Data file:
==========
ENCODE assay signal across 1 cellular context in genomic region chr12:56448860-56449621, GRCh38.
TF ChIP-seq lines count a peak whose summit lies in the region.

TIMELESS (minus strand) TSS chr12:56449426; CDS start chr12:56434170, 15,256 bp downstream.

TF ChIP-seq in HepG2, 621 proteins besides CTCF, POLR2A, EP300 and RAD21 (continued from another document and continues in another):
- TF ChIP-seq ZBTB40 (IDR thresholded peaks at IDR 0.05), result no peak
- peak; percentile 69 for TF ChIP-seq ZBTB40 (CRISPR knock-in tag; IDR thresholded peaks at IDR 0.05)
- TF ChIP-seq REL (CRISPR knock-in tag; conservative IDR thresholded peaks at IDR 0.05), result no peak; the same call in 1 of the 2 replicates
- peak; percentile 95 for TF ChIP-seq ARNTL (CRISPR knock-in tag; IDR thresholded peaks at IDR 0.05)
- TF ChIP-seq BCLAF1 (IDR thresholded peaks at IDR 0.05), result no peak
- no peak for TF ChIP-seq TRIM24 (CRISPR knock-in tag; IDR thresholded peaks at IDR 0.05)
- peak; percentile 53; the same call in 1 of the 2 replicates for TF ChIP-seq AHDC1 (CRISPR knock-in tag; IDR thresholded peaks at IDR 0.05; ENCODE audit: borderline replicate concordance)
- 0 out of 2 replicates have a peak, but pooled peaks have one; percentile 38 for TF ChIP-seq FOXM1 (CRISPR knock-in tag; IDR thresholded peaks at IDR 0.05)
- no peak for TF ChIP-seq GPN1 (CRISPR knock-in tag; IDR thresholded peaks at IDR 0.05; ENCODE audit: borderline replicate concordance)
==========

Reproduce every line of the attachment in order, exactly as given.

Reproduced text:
ENCODE assay signal across 1 cellular context in genomic region chr12:56448860-56449621, GRCh38.
TF ChIP-seq lines count a peak whose summit lies in the region.

TIMELESS (minus strand) TSS chr12:56449426; CDS start chr12:56434170, 15,256 bp downstream.

TF ChIP-seq in HepG2, 621 proteins besides CTCF, POLR2A, EP300 and RAD21 (continued from another document and continues in another):
- TF ChIP-seq ZBTB40 (IDR thresholded peaks at IDR 0.05), result no peak
- peak; percentile 69 for TF ChIP-seq ZBTB40 (CRISPR knock-in tag; IDR thresholded peaks at IDR 0.05)
- TF ChIP-seq REL (CRISPR knock-in tag; conservative IDR thresholded peaks at IDR 0.05), result no peak; the same call in 1 of the 2 replicates
- peak; percentile 95 for TF ChIP-seq ARNTL (CRISPR knock-in tag; IDR thresholded peaks at IDR 0.05)
- TF ChIP-seq BCLAF1 (IDR thresholded peaks at IDR 0.05), result no peak
- no peak for TF ChIP-seq TRIM24 (CRISPR knock-in tag; IDR thresholded peaks at IDR 0.05)
- peak; percentile 53; the same call in 1 of the 2 replicates for TF ChIP-seq AHDC1 (CRISPR knock-in tag; IDR thresholded peaks at IDR 0.05; ENCODE audit: borderline replicate concordance)
- 0 out of 2 replicates have a peak, but pooled peaks have one; percentile 38 for TF ChIP-seq FOXM1 (CRISPR knock-in tag; IDR thresholded peaks at IDR 0.05)
- no peak for TF ChIP-seq GPN1 (CRISPR knock-in tag; IDR thresholded peaks at IDR 0.05; ENCODE audit: borderline replicate concordance)